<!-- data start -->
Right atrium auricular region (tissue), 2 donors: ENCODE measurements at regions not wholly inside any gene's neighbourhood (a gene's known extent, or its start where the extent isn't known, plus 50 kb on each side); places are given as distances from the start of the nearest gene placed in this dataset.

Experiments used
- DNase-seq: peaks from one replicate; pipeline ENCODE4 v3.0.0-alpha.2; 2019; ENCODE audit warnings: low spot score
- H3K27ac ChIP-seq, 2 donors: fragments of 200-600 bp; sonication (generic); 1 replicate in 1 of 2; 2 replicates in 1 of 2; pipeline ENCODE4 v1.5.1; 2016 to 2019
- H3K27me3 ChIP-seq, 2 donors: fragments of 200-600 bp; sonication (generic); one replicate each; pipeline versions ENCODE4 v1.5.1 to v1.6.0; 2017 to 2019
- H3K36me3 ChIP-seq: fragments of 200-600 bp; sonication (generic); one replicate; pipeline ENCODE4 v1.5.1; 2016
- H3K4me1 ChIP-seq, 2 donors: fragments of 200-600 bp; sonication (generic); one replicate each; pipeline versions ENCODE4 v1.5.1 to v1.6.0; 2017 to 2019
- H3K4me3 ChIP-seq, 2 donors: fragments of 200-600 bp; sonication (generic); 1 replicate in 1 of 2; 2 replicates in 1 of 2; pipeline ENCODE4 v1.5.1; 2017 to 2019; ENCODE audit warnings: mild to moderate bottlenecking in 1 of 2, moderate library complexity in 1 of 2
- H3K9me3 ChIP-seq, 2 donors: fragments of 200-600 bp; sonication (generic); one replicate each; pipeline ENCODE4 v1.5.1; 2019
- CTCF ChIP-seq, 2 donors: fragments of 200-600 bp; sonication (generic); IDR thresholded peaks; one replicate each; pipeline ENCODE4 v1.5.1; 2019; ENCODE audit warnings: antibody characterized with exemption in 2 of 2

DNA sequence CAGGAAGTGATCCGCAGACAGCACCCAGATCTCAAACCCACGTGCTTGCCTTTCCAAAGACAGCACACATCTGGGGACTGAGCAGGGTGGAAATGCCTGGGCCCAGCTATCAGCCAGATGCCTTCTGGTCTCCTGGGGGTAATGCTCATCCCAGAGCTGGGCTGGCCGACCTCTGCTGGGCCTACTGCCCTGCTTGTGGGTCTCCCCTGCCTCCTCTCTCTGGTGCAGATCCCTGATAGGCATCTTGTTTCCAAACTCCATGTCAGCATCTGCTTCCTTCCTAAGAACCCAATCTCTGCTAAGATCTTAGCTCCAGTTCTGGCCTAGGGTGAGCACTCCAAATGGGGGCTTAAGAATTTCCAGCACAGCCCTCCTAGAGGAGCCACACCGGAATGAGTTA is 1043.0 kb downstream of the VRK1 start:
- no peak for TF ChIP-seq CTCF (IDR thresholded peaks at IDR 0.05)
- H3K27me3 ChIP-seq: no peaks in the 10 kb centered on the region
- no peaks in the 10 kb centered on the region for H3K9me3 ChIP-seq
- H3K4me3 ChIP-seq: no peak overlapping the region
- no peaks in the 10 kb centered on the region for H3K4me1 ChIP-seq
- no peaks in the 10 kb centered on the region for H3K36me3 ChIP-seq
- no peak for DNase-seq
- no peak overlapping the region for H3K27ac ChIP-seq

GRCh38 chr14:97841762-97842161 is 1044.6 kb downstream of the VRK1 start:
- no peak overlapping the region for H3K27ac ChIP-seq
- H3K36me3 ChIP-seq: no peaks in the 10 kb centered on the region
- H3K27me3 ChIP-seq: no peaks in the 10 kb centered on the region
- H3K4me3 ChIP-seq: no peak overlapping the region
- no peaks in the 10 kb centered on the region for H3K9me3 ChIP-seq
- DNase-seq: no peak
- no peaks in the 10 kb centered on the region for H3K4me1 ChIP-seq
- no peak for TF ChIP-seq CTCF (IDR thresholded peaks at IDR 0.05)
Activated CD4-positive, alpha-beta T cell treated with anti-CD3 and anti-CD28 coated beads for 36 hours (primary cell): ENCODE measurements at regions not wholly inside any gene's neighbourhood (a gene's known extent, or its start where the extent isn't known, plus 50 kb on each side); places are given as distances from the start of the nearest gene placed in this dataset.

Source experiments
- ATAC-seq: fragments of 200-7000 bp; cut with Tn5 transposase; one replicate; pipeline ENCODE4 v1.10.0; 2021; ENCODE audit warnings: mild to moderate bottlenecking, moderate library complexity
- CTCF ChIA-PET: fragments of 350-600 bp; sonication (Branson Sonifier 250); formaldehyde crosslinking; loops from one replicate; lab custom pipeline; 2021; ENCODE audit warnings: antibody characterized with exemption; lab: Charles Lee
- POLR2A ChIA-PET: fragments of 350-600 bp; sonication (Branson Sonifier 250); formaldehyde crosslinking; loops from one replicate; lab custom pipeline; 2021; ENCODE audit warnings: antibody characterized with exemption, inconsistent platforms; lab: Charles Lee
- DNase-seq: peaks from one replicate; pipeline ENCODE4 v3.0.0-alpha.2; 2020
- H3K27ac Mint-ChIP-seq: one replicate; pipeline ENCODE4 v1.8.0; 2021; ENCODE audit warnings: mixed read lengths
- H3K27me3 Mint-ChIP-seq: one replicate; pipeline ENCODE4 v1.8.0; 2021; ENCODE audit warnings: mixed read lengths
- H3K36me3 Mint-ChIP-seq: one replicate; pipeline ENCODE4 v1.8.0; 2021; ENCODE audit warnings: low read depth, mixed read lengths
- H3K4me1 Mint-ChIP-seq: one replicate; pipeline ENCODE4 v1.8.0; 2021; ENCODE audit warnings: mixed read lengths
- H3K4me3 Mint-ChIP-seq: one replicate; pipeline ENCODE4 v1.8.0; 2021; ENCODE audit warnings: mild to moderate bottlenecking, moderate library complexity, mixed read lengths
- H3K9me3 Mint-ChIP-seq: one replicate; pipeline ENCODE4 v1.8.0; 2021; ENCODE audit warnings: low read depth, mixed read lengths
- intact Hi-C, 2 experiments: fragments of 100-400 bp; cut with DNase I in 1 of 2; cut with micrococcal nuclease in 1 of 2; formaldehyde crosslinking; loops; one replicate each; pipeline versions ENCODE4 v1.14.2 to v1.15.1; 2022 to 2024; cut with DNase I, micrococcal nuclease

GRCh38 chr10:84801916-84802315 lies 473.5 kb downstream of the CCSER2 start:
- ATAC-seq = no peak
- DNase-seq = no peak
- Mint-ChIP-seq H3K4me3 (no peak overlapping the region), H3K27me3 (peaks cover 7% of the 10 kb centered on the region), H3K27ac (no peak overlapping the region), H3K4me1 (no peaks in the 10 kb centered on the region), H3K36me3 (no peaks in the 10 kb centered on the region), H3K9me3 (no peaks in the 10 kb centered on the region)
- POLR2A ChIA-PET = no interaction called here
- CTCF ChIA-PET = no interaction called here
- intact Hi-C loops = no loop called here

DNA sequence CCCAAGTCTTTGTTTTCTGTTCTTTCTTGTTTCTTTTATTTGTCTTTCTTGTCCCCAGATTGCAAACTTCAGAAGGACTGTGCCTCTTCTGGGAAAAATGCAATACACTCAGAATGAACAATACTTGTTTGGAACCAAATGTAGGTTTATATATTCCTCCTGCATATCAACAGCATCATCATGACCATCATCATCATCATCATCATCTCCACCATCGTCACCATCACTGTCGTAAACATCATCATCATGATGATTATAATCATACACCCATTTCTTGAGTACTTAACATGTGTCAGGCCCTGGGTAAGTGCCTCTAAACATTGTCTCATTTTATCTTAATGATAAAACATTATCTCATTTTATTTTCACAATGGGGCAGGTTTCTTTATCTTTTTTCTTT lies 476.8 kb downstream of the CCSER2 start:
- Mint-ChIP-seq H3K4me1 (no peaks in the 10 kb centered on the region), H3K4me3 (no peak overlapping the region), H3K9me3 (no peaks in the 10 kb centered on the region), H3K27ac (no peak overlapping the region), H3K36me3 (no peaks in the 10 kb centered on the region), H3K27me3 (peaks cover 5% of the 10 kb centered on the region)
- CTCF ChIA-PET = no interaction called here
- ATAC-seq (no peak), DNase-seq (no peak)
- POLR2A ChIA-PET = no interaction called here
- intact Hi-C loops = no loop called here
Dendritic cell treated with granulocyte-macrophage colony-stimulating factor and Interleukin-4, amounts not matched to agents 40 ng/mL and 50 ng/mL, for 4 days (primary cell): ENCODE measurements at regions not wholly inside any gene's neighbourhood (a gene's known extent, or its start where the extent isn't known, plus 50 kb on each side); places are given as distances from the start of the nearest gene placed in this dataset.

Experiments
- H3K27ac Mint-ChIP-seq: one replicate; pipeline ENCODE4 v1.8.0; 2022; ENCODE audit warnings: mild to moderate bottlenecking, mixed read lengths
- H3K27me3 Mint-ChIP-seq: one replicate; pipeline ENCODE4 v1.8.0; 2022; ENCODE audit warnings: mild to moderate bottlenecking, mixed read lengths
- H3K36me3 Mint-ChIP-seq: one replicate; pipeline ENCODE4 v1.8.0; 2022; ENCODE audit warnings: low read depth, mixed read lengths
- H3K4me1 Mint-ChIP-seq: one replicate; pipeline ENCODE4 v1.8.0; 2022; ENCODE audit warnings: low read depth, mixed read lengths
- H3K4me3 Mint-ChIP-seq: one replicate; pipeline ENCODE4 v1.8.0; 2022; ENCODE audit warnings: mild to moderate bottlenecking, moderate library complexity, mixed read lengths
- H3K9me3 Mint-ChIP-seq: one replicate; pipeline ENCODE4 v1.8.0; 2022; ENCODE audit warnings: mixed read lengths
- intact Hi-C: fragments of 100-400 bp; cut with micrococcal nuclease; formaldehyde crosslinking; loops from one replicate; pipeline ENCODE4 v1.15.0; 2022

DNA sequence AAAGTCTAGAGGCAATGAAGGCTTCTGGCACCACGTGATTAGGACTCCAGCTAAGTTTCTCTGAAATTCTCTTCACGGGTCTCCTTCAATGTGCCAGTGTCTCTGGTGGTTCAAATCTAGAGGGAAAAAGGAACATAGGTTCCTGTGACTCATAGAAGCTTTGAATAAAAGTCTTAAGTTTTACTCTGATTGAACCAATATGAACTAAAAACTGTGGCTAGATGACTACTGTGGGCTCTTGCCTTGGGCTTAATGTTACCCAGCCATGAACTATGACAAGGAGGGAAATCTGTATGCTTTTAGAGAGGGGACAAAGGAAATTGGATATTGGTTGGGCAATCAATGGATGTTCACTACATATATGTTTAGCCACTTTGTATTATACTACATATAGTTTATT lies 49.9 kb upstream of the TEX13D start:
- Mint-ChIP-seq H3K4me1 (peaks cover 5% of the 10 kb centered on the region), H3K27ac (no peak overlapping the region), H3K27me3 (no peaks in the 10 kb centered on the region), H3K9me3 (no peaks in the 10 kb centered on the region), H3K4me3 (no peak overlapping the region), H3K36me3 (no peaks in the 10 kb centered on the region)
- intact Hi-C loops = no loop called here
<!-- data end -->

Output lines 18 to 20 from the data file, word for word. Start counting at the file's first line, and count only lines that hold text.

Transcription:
- no peak for DNase-seq
- no peak overlapping the region for H3K27ac ChIP-seq

GRCh38 chr14:97841762-97842161 is 1044.6 kb downstream of the VRK1 start: